The co-owner of Halifax Buy and Sell says business has also been slow.
“It’s really strange,” says Robert Blotnicky. “Literally everybody coming through the store is looking to spend money from their CERB cheques and trying to buy things to secure their needs.”
People also rushed in to pay to get their pawned items back, he says. “At this point, our pawn shelves are very bare.”
The payday loan industry is also struggling, says Alan Evetts, a director of the Canadian Consumer Finance Association and an owner of MyCanadaPayday.com in Vancouver.
In the first six weeks of the pandemic, numbers across the industry were consistently down about 84 per cent from before the crisis, he says.
“Things changed radically. The demand has been completely decimated by COVID,” he says.
“I think there are a few factors driving it. Spending is down to a huge degree while people are at home. And life is cheaper when you don’t leave your house.”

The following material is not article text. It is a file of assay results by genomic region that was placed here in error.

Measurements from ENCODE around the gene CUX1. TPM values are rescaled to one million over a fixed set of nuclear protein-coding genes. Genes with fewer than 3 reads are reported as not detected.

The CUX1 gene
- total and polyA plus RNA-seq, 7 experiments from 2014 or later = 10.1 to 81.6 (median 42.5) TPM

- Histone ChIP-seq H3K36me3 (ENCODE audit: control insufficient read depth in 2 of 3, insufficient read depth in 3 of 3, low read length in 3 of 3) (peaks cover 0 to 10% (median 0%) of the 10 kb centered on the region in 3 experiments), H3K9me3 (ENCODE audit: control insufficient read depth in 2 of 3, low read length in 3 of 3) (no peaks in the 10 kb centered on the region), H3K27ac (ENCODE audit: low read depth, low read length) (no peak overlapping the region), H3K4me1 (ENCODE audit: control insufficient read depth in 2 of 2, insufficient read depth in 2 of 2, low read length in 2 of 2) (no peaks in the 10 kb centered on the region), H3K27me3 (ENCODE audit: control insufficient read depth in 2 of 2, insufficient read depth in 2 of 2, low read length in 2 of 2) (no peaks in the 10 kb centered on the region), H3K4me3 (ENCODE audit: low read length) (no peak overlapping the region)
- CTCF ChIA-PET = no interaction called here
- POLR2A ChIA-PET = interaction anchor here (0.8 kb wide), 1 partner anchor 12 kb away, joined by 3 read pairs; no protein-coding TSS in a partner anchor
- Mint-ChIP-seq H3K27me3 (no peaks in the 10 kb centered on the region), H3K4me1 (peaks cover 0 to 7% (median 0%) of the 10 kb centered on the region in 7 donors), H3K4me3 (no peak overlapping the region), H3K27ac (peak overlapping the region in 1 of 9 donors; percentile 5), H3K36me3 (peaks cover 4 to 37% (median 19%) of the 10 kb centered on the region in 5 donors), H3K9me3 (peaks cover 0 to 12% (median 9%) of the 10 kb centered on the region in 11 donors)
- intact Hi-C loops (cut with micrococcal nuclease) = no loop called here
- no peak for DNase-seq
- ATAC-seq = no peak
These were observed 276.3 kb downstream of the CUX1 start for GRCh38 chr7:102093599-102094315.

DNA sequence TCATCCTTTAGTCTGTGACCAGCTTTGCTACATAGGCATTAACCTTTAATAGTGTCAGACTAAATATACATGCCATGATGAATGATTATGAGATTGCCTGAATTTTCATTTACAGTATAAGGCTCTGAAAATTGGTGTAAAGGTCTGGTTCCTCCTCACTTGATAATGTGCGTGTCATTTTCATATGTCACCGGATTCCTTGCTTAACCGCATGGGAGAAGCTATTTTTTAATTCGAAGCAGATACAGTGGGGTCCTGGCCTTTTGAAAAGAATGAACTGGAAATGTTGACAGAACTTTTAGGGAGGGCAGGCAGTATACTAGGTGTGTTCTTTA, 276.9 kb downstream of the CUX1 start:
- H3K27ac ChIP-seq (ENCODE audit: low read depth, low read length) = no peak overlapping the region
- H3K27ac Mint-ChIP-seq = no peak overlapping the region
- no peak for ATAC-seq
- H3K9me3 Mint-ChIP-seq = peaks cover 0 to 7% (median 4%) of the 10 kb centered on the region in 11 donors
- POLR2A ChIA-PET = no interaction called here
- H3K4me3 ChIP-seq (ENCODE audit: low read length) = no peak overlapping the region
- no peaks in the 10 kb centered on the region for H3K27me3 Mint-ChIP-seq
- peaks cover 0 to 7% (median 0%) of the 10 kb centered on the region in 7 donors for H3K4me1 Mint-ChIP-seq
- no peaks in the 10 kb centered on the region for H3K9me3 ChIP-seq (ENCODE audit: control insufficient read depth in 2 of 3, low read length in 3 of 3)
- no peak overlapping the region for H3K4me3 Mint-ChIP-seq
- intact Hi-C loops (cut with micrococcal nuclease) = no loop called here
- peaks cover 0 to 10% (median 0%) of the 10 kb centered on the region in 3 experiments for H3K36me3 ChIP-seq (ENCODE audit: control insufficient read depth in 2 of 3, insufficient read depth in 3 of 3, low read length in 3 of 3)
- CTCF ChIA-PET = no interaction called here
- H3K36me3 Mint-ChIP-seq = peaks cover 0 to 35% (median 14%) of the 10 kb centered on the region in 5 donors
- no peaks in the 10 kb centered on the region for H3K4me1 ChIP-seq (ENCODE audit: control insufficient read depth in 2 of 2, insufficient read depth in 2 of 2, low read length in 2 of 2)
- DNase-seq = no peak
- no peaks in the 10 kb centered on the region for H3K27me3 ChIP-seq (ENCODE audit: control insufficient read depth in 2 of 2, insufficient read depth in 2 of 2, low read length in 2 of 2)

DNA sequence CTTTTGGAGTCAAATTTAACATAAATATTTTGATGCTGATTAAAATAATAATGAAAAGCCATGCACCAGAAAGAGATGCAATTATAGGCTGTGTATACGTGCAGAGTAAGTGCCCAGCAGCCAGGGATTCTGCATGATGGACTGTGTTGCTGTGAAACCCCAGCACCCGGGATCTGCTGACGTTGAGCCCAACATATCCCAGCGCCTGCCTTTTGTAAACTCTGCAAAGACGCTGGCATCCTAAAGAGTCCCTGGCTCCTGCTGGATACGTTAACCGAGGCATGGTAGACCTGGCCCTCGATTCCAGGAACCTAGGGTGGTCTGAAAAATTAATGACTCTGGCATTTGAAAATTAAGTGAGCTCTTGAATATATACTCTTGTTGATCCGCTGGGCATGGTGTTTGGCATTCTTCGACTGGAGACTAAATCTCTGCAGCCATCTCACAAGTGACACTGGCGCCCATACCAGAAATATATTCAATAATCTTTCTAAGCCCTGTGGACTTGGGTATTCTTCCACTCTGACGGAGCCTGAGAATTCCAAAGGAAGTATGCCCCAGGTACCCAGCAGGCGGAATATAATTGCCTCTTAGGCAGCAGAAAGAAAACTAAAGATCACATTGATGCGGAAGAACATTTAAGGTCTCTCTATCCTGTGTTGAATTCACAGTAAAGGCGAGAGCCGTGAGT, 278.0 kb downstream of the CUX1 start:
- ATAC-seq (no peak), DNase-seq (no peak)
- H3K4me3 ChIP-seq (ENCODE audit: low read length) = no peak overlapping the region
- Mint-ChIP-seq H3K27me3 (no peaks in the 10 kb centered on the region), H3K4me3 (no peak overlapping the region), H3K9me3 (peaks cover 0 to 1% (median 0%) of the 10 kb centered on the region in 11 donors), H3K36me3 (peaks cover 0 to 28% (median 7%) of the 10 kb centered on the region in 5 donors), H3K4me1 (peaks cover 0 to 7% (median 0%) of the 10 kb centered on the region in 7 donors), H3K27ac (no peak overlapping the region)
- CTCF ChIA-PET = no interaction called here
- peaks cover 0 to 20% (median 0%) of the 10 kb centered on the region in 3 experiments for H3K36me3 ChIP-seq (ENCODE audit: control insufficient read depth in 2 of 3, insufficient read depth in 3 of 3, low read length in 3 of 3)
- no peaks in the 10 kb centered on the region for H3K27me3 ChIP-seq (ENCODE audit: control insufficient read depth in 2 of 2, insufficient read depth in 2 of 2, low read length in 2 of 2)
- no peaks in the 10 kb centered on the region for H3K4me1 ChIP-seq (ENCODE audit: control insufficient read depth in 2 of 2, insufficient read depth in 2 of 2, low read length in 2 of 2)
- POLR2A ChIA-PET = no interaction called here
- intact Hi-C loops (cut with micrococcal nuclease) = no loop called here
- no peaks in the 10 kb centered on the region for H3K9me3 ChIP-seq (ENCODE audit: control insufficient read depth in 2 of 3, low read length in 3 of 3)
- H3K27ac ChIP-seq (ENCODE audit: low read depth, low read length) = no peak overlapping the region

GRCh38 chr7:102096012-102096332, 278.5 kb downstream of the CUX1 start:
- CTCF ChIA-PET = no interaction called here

Evetts also blames high unemployment for the dropoff, since loans are dependent on customers having an upcoming payday to repay them.
This report by The Canadian Press was first published June 2, 2020
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Bill Graveland, The Canadian Press
Increase of COVID-19 cases in Edmonton linked to 2 family gatherings
EDMONTON — Alberta’s medical officer of health says there is an increase of active COVID-19 cases in the Edmonton area linked to two private family gatherings.
Dr. Deena Hinshaw says the individuals at the gatherings got tested as soon as they felt symptoms, which she adds helped health officials trace and limit further spread of the virus.
She announced 34 new cases in the province and no new deaths.
There are currently 400 active cases in Alberta, with 44 in the Edmonton zone and 309 in the Calgary region.
Hinshaw says there are 53 people in hospital with the virus, and six of those are in intensive care.
Since the pandemic started, Alberta has seen a total of 7,044 COVID-19 cases, 143 deaths and 6,501 people have recovered.
“Outbreaks … linked to social gatherings are expected now that our gathering restrictions have been relaxed,” Hinshaw said Monday during her COVID-19 briefing.
“I must stress that we have the ability to prevent such cases by continuing to follow public health measures when gathering.”
She said people must still keep two metres apart and suggested they not share food or drinks with those outside their households.
This report by The Canadian Press was first published June 1, 2020
The Canadian Press